A new Utah art exhibit offers a rare look at Japan in the early 20th century

(Leah Hogsten | The Salt Lake Tribune) Field at Amakusa,1922, woodblock print; ink and color on paper by Kawase Hasui. The Utah Museum of Fine Arts exhibit Seven Masters: 20th-Century Japanese Woodblock Prints, from the Minneapolis Institute of Art features the work of seven woodblock print artists who created a new art form, shin hanga.

The first traveling exhibition of Japanese art ever displayed at the Utah Museum of Fine Arts opens this weekend, providing a window into Japan’s reaction to Western influences in the early 20th century.

In the works of “Seven Masters: 20th-Century Japanese Woodblock Prints,” artists “are still trying to sell old Japan, traditional Japan,” said Andreas Marks, curator of the exhibit. “You look at these landscapes, you don’t have any new buildings on there, you don’t have a railway station. The vast majority of [beauty prints] shows the women in the classic kimono, not in Western dress. … You really want to show the beautiful old Japan.”

Marks — the head of the Japanese and Korean Art Department at the Minneapolis Institute of Art, which organized the touring show — chose dozens of works of the art form called “shin hanga,” or “new print.” These are woodblocks, most of them made from about 1905 into the 1950s and 1960s, though the bulk were made before World War II.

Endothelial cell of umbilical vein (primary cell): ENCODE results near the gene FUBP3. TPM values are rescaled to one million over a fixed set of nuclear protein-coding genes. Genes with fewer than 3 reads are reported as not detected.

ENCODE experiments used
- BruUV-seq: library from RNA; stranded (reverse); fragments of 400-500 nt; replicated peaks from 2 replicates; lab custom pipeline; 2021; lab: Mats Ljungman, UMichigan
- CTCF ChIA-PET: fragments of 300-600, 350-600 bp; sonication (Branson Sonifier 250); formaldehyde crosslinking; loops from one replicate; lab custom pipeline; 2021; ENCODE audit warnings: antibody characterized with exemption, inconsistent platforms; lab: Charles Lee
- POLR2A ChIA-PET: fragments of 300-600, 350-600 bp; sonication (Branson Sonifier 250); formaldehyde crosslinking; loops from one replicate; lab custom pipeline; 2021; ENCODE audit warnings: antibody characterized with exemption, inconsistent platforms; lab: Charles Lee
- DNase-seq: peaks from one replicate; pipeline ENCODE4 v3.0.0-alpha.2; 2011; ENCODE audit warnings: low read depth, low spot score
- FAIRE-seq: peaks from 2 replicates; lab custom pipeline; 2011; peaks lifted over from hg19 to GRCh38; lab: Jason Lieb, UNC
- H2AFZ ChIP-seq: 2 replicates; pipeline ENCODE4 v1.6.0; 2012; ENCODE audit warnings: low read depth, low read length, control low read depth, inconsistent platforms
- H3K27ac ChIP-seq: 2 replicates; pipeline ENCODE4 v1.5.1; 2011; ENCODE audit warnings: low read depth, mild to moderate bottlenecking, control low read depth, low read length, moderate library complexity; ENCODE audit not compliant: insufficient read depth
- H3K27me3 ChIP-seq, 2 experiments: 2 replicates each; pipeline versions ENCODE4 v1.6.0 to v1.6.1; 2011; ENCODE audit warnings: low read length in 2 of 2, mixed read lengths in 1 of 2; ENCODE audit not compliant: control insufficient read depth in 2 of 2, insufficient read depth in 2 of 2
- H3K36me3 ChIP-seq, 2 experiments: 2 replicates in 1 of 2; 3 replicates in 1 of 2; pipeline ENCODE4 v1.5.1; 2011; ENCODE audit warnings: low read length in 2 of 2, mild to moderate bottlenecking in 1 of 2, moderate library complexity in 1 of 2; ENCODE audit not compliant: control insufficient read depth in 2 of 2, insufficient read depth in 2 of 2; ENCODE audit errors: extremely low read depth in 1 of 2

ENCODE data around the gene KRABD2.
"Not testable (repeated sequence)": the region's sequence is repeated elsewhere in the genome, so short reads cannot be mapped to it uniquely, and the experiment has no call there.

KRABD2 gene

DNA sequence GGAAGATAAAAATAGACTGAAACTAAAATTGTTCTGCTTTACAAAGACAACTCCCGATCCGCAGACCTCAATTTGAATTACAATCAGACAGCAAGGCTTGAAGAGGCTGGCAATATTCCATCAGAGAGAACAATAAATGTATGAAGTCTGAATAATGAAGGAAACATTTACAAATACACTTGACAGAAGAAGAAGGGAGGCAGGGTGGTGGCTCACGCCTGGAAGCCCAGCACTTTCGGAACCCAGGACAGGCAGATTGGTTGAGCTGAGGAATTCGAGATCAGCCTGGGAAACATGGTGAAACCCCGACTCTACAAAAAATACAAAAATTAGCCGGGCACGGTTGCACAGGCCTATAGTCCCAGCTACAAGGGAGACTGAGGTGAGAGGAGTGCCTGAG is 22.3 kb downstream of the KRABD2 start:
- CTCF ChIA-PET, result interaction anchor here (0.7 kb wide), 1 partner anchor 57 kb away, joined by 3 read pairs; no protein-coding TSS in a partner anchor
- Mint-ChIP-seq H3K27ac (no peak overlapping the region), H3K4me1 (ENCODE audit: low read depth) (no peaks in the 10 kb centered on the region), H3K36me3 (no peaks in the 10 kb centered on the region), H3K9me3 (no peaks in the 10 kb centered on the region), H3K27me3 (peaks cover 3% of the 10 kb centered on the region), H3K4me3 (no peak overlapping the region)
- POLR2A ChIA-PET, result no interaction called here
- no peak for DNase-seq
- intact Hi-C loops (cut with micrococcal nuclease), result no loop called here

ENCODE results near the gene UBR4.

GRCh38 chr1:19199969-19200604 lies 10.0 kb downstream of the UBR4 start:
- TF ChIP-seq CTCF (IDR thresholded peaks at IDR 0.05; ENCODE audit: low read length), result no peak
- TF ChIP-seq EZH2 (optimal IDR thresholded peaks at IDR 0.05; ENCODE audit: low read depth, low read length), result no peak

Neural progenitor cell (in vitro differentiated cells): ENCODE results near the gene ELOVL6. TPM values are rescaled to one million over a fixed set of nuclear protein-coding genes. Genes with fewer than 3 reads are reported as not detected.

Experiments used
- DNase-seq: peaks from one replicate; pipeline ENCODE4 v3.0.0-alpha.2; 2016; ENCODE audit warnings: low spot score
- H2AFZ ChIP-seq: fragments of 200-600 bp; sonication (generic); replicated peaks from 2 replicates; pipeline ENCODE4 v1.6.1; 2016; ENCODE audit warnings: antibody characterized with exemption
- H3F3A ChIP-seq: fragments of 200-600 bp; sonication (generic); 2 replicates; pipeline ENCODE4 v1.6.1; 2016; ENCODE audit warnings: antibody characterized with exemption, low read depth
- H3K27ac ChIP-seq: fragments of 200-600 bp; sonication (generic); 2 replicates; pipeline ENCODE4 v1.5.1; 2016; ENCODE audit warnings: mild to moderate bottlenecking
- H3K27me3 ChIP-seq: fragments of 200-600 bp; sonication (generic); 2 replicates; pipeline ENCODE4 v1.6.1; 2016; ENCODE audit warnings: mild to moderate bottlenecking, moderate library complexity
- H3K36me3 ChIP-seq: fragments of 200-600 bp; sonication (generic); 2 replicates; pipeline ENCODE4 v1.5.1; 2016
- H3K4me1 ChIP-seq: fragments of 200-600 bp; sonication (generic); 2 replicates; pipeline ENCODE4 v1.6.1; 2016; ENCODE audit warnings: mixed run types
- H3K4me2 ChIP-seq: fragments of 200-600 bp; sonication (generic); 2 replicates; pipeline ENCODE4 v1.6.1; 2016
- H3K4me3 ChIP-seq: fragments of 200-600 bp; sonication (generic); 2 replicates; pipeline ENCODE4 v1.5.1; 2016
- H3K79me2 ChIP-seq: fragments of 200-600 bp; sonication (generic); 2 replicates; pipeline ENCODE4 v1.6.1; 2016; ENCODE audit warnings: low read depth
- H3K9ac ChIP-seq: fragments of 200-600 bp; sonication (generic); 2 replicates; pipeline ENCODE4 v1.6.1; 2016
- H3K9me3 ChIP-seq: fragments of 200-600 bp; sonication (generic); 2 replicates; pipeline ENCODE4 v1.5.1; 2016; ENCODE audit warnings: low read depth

The touring exhibition, which runs through April 26, is paired with a second exhibit — works of 17th, 18th and 19th century Japan taken from UMFA’s own collections, most of which hasn’t been put on display in a decade. “Beyond the Divide: Merchant, Artist, Samurai in Edo, Japan,” runs through July 5.

The “shin hanga” movement started, oddly enough, with a European artist in Japan: Friedrich Capelari, an obscure painter from Austria. Capelari went to Japan to exhibit, and tried to emulate the style of the early 19th century artist Katsushika Hokusai (best known for his prints of Mount Fuji, including the iconic image of an ocean wave dwarfing the mountain). Capelari’s work caught the attention of Watanabe Shizaburo, a publisher who saw a market in limited-edition art prints using the classic woodblock printing techniques.

“The story goes that Watanabe actually wanted to work with a Japanese artist, and they all turned him down,” Marks said.

After creating a few woodblock prints with Capelari, Watanabe found a Japanese artist willing to work with him: Hashiguchi Goyo. Goyo is one of seven artists spotlighted in Marks’ curation, each of them reflecting a style or discipline particular to the “shin hanga” movement.